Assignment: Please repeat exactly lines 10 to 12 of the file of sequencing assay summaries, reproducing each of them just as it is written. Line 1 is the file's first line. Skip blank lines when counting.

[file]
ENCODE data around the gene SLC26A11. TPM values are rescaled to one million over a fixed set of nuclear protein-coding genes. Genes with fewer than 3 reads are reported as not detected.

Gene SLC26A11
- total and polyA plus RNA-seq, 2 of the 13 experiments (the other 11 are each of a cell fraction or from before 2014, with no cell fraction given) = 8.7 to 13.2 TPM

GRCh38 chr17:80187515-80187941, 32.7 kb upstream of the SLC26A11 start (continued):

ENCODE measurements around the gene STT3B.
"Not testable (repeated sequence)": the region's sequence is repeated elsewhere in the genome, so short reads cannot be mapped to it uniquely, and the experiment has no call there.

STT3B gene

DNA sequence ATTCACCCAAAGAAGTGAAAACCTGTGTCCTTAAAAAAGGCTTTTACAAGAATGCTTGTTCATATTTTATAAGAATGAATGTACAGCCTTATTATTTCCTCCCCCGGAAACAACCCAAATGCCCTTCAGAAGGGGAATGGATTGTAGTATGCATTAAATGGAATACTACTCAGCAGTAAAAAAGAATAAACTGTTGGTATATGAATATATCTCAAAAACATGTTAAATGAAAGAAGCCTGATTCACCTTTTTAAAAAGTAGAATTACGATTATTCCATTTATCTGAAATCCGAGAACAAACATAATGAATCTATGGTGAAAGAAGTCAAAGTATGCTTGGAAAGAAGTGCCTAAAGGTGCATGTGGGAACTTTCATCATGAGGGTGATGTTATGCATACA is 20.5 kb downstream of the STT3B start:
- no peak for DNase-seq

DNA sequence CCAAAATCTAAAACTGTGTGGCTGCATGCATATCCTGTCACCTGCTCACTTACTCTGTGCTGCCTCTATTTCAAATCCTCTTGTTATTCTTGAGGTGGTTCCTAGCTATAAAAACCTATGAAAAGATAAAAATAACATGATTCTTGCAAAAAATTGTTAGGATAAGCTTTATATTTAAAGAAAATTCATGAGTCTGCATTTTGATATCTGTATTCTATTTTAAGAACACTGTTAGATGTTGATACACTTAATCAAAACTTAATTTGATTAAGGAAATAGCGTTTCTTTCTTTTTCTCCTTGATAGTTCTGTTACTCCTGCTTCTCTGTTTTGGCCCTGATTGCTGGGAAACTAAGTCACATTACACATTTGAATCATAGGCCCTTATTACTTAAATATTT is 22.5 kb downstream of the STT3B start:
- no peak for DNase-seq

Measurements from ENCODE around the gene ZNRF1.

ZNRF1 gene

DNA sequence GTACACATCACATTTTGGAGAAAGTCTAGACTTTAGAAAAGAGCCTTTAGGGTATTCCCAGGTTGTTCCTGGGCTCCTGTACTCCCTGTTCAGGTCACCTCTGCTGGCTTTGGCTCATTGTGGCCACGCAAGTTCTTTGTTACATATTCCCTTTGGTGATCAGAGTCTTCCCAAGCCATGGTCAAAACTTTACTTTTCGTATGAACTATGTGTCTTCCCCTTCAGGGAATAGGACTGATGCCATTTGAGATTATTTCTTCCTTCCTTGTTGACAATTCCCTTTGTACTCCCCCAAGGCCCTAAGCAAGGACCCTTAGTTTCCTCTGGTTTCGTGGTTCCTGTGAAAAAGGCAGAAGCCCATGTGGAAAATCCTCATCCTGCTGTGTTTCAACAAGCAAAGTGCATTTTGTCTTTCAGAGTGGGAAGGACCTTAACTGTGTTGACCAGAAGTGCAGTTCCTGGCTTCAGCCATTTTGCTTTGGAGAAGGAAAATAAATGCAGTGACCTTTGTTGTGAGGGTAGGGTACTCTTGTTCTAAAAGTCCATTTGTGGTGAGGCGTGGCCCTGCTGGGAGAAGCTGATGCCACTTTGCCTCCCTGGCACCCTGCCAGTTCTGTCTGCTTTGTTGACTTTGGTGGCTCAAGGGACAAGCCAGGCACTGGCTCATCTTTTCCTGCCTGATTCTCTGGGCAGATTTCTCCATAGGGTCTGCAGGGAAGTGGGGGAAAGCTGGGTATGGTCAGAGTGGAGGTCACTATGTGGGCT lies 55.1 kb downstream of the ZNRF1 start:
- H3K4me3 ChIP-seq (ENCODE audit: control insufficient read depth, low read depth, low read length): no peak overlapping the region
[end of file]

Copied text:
DNA sequence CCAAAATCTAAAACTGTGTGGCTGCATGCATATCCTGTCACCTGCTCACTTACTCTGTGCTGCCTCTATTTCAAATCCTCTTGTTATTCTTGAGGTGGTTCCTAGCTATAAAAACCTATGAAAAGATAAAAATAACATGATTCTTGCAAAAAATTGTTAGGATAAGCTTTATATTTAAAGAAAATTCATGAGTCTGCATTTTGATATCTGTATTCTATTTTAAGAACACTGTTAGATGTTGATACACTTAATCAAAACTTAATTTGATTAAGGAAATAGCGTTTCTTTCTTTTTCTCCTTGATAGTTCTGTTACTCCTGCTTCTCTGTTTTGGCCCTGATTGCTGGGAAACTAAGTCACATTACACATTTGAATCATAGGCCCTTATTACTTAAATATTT is 22.5 kb downstream of the STT3B start:
- no peak for DNase-seq

Measurements from ENCODE around the gene ZNRF1.